Oscar, We Know Where You Lunch


Thursday, February 27, 2014

By Greg Palast

By the age of fifteen, Rick Rowley was doomed — born in the middle of Nowhere, Michigan, a wasteland of rust and snow so awful we let autoworkers have it.

As a kid, Rick would put his head down on the railroad track and wait for the rare vibration of a train on the move far away. He was fifteen years old on the day he got up and followed the hum down the track. He walked for over two hundred miles, surviving on peanut butter and Wonder Bread all the way to Motor City: Detroit.

Rick wasn't running away; his parents were OK. He was running to something; who knows what the hell it was.

Rick never made it back to Nowhere. He listened. He looked. And he found that other people's stories were more important than his own. Along the way, he picked up a small camera that listened and looked with him.

He found more stories in Argentina documenting the IMF riots followed by six months in the Yucatan jungle, learning Spanish with the Zapatista guerrillas, who named him Ricardo.  Somewhere along the way, there was a stretch at Princeton University, then several stints with his tiny camera in Iraq, in Afghanistan, and in Lebanon, with Hezbollah.

He held the little thing, that digital camera, weirdly, cradled like an infant. The first time he filmed for BBC News, at my insistence, that bastard Jones said, “What's that? Some kind of toy camera?”

No, it's my gun.

Ricardo doesn't like to talk about himself. It took three deadly potent drinks at a bar in West Africa to find out about the railroad track, Hezbollah, Princeton.

He's off now, un-embedded.

Ignoring Jones's advice, he made it back to Iraq to catch warlord Abu Musa's last arrogant words before Abu was blown into small wet pieces. Rick's a lucky guy.

So far.*     *     *
This Sunday, March 2, unless God is a scoundrel, Rick Rowley will win the Academy Award for Best Documentary, as Director and Cinematographer of Dirty Wars, his stunning collaboration with investigative reporter Jeremy Scahill.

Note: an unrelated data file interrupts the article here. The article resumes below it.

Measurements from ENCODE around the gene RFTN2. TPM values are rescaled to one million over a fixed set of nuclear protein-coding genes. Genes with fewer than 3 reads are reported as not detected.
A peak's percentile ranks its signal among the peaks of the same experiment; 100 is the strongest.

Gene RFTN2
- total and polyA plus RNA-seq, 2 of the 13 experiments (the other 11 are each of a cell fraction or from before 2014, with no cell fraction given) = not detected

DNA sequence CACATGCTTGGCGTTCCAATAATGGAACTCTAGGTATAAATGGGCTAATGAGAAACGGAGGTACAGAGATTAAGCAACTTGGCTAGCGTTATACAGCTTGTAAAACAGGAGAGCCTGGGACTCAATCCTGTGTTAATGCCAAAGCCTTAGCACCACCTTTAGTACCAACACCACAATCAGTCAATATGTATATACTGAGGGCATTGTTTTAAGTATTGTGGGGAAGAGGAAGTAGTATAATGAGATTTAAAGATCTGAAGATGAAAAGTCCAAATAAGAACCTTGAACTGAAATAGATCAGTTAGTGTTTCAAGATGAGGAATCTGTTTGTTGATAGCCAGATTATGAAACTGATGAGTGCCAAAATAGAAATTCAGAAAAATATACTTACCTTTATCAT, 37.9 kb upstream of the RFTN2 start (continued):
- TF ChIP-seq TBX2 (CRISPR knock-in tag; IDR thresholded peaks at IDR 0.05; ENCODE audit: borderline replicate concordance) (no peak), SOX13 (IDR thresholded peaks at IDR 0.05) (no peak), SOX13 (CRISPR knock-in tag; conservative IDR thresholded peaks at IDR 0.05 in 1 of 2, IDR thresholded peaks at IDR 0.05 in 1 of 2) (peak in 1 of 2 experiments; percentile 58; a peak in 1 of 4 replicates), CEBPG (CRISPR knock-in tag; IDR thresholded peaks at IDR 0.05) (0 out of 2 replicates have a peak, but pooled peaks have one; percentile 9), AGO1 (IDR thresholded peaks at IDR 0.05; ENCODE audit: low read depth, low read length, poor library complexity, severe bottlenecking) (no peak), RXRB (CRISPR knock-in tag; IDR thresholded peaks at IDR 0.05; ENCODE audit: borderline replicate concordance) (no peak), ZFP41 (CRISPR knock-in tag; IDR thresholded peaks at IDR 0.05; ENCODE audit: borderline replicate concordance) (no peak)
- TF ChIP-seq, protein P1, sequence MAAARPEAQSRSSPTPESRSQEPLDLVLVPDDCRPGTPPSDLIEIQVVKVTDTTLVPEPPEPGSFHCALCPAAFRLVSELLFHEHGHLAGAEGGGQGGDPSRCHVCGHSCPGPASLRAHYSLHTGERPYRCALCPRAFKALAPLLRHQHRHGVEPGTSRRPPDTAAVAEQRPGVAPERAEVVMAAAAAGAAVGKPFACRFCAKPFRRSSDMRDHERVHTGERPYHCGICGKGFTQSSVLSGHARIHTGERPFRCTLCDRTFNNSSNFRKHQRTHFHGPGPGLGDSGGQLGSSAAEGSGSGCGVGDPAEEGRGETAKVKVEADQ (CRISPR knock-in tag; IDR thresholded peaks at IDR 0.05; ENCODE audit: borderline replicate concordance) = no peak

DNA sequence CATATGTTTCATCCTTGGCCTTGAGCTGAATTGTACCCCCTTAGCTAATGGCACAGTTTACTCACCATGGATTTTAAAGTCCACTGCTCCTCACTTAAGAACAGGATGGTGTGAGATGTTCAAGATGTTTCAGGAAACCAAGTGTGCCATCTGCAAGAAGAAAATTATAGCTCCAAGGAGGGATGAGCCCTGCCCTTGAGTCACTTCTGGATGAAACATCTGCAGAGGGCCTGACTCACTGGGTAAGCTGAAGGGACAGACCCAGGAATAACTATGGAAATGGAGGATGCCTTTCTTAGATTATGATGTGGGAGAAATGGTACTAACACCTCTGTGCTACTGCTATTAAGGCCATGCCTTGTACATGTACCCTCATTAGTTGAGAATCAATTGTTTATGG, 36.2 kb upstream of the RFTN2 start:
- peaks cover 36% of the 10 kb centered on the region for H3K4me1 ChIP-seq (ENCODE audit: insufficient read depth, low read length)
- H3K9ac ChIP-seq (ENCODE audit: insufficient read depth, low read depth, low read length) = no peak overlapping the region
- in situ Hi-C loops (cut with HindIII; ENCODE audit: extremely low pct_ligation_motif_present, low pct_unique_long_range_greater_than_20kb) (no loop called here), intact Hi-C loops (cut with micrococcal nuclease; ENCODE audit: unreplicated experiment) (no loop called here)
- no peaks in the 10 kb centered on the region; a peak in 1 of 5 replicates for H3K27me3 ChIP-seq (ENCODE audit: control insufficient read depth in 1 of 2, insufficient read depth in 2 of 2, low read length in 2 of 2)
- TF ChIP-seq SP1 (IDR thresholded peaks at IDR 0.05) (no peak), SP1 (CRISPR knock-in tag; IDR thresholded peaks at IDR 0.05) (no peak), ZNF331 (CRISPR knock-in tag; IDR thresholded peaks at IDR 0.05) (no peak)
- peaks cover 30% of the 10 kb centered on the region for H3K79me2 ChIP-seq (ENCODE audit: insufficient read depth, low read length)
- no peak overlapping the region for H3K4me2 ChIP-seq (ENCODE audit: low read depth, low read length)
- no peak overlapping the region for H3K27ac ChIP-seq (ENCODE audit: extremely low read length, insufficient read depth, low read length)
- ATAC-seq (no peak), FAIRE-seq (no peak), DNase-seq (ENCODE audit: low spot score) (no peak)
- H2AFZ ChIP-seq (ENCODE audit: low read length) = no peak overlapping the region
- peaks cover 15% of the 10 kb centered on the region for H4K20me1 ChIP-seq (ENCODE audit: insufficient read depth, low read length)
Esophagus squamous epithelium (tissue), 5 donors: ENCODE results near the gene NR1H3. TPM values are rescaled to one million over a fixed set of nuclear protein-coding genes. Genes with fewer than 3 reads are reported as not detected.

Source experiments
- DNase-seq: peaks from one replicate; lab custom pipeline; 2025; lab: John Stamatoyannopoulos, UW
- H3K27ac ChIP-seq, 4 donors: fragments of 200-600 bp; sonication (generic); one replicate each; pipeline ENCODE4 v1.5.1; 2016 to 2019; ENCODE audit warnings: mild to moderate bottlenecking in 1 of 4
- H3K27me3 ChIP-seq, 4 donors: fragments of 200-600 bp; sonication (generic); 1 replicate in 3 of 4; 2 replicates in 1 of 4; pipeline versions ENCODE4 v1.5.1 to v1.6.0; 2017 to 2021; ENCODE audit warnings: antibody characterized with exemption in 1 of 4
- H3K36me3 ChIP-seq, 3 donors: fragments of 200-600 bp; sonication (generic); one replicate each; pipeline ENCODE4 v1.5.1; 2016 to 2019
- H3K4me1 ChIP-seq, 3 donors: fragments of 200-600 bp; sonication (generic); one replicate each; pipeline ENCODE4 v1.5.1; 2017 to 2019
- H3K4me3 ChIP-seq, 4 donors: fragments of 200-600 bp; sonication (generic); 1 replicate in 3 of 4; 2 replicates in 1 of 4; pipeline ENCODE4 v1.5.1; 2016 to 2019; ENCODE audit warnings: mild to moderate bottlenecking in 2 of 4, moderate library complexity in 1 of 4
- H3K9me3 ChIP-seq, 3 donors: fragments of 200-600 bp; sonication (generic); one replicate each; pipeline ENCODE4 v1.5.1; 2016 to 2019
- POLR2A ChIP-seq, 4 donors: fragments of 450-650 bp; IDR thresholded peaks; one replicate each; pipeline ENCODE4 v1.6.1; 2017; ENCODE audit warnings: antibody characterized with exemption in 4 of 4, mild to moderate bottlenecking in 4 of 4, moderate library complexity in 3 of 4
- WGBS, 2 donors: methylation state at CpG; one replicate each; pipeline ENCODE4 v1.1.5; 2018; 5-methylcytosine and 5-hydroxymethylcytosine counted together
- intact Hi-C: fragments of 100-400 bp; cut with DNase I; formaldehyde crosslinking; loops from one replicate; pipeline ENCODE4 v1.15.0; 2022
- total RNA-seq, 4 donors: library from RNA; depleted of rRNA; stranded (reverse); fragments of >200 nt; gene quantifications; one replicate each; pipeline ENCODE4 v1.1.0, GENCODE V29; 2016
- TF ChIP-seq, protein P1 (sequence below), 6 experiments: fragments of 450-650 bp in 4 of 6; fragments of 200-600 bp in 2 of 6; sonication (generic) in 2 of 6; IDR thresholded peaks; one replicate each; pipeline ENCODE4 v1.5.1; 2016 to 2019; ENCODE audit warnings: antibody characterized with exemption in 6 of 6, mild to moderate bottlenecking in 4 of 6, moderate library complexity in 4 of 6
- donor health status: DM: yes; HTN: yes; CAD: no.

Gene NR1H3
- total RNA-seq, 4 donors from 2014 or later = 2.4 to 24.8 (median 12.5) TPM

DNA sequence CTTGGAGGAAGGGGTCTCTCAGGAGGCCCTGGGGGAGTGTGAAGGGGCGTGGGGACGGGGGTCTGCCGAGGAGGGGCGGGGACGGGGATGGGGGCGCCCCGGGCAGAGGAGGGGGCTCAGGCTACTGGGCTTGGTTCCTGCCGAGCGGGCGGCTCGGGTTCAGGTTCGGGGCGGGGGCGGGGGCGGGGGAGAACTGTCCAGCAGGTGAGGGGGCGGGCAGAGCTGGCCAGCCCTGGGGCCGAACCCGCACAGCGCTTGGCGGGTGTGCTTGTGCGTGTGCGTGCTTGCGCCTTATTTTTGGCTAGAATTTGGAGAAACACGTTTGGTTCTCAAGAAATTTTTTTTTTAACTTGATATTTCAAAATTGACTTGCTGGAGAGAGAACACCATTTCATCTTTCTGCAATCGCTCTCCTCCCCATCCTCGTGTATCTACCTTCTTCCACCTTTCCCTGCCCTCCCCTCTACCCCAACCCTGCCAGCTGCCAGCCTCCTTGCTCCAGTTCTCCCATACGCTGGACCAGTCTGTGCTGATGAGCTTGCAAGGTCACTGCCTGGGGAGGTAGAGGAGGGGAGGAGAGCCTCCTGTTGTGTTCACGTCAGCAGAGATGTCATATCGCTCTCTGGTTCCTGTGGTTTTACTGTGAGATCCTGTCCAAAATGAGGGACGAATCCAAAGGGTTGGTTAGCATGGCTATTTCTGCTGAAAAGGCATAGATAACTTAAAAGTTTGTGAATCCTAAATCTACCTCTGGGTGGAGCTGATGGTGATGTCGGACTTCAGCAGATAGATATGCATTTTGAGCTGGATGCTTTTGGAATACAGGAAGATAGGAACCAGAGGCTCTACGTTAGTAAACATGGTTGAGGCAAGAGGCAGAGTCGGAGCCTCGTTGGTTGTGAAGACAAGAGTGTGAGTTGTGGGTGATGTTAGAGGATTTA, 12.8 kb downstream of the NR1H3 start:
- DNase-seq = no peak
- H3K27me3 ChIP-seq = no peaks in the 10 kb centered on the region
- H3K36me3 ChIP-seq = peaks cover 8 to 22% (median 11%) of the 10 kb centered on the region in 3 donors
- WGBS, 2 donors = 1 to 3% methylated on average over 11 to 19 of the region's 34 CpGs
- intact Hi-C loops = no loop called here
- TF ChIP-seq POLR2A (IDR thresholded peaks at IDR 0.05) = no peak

Rowley — the Ricardo of Vultures' Picnic, excerpted above — is not part of the Palast Investigative Team: he is the team.  All I do is step in front of his savvy lens.

This week, to celebrate Rowley's long-overdue Academy Award, the Palast Investigative Fund is offering the Rick-o-rama Pack:  three DVDs filled with Rowley's global-spanning reports for BBC Television, Democracy Now and Al Jazeera.  For a tax-deductible donation of $90, you get...

Vultures and Vote Rustlers  (just released)
Rowley and Palast from Bosnia to the Congo to darkest New York, going after billionaires who would buy and burn our planet.

❏ The Assassination of Hugo Chavez
Rowley and Palast in Caracas with Hugo and under the volcano in Mexico City.  The no-BS story of Latin America you won't get on CNN.

❏ Dispatches #06 –
From Rowley's own production company, Big Noise Films, a compendium of his best stuff, including his jaw-dropping short, White Power, from inside a skinhead organization.  And there's the footage of our dawn stake-out of a financier that would make a vampire blush.

Or, just pick up a signed copy of the DVD Vultures and Vote Rustlers for a minimum donation of $40. Available only from the Palast Investigative Fund.

Congratulations, Ricardo.  And to the Hollywood moguls in the Academy who did not vote for Rowley's and Scahill's Oscar, let me remind you: we know where you lunch.

* * * * * *

Greg Palast’s new film, Vultures and Vote Rustlers, based on his reports for BBC Television and Democracy Now, is available on DVD and as a download.

Greg Palast is the author of the New York Times bestsellers Billionaires & Ballot BanditsThe Best Democracy Money Can Buy, Armed Madhouse and the highly acclaimed Vultures' Picnic.

HELP US FOLLOW THE MONEY. Visit the Palast Investigative Fund's store or simply make a tax-deductible contribution to keep our work alive!

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